I think you can certainly look at IEA has positioned themselves as the top provider with this recent win. So we think it's a big opportunity. I think we want to temper expectations about putting any numbers out at this time on that. But when you have $50 billion to $150 billion addressable market over the next 10 or 15 years and there's a handful of players, I think we're in a -- I think it's a great growth area of the business.

Adam Thalhimer -- Thompson Davis -- Analyst

Sounds good. Thanks guys.

JP Roehm -- President and Chief Executive Officer

Thank you.

Operator

[Operator instructions] Our next question comes from the line of Noelle Dilts with Stifel. Please proceed with your question.

Noelle Dilts -- Stifel Financial Corp. -- Analyst

Hi, guys. 

JP Roehm -- President and Chief Executive Officer

Good morning.

Noelle Dilts -- Stifel Financial Corp. -- Analyst

Good morning and again, congrats on all the progress on the balance sheet. 

Pete Moerbeek -- Executive Vice President and Chief Financial Officer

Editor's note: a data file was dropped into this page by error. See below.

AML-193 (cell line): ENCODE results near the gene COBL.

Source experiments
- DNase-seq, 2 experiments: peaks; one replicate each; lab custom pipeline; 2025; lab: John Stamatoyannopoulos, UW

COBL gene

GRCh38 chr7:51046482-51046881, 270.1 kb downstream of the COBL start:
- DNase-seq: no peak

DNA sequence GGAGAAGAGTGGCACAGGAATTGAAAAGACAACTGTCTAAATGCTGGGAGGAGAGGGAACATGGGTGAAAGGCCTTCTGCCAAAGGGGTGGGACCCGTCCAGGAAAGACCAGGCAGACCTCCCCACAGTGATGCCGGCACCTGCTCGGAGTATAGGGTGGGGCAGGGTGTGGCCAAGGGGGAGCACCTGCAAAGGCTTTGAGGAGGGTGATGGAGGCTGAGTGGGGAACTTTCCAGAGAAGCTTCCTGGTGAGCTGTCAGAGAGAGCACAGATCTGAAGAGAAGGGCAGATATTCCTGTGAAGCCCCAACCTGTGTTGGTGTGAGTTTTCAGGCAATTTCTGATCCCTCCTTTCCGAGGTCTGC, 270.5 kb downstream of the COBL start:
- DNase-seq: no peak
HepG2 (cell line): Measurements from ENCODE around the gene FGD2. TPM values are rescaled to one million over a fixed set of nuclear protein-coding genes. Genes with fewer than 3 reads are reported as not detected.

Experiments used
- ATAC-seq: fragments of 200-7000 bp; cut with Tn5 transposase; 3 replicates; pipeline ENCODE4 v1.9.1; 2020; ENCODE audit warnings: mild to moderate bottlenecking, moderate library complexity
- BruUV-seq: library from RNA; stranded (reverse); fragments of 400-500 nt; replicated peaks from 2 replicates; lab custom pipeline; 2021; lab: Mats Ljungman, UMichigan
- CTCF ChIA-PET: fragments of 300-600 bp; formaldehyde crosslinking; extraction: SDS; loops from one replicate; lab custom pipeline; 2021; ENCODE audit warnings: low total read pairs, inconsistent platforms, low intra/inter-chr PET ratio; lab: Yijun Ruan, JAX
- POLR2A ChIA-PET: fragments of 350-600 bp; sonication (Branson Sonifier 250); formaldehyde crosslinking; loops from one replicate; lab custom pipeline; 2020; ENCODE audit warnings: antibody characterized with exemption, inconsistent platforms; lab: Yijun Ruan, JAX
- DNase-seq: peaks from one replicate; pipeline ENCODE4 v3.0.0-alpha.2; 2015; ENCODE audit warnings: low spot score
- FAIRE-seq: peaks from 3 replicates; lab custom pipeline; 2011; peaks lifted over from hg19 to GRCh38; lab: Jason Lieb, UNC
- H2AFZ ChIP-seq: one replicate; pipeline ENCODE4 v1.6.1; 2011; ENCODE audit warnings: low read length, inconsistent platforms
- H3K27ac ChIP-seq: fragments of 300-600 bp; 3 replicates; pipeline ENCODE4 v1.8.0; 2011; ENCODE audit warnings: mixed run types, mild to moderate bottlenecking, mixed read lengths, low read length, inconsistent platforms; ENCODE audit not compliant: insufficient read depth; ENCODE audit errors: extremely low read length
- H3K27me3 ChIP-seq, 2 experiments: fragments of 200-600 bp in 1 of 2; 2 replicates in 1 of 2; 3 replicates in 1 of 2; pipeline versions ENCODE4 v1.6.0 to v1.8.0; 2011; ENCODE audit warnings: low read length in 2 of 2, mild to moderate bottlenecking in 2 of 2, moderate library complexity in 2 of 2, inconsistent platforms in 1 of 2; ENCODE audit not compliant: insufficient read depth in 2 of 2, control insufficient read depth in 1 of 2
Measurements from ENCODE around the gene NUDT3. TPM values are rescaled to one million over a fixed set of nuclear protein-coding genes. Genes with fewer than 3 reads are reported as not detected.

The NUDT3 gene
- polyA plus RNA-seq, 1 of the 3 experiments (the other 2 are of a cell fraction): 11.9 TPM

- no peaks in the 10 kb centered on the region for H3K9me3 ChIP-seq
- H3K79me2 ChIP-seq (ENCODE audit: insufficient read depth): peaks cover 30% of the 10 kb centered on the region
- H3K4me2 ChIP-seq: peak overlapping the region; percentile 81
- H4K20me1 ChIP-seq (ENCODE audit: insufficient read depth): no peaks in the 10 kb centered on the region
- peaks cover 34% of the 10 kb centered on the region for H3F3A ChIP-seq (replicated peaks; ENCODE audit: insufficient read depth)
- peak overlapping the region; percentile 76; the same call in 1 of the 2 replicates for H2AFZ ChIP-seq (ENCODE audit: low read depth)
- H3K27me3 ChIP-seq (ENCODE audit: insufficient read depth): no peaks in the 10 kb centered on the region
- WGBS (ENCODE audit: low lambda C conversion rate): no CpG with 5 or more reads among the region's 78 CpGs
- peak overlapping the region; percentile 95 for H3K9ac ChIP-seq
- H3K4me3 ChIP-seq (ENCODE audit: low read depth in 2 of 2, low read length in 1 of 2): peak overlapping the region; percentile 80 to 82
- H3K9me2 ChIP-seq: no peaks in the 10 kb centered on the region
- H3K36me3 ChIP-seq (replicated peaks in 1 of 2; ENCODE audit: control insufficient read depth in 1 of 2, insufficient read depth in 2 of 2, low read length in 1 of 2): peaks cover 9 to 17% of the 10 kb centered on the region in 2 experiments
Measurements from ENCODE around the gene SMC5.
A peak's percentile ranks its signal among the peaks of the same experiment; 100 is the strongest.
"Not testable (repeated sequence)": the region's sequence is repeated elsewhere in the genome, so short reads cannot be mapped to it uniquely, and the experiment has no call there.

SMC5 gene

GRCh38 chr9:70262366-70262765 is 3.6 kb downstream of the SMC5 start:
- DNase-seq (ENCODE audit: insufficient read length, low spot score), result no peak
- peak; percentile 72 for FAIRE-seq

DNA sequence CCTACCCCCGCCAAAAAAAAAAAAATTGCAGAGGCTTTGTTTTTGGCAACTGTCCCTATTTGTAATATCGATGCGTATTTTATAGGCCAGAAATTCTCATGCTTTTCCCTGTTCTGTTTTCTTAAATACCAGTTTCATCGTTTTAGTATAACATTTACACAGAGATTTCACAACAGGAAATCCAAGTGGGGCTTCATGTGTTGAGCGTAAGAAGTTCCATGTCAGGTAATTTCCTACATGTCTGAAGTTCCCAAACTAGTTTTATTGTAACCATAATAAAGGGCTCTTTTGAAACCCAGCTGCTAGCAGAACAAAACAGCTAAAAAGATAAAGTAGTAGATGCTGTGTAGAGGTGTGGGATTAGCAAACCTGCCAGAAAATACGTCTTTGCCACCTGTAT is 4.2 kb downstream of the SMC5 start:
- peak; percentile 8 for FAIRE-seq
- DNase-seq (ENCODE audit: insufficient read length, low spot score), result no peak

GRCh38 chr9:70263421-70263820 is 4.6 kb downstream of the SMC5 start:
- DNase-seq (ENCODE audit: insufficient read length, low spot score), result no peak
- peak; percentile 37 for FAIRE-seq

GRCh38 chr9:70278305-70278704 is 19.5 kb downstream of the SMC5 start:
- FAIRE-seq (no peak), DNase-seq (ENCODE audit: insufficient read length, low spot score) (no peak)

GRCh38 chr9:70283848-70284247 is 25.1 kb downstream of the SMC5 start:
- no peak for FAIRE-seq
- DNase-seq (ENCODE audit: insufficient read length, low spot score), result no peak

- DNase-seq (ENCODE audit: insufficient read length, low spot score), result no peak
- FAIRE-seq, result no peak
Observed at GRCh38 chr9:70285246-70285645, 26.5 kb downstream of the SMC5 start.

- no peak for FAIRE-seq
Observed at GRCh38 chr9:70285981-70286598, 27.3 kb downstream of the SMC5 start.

Thank you. 

Noelle Dilts -- Stifel Financial Corp. -- Analyst

Sure. So the first question I wanted to ask is kind of been touched on by some of the other questions. But one of the things that I think I still encounter when I speak with investors is a concern that wind might start to tail off given some of the tax credits currently rolling off, technically and that basically that solar might offset that. But your comments -- just Adam suggested that maybe you at least think wind can hold steady.

So if could you just delve into that a bit and kind of talk about your expectations on the longer-term outlook for the wind side of the business? Thanks.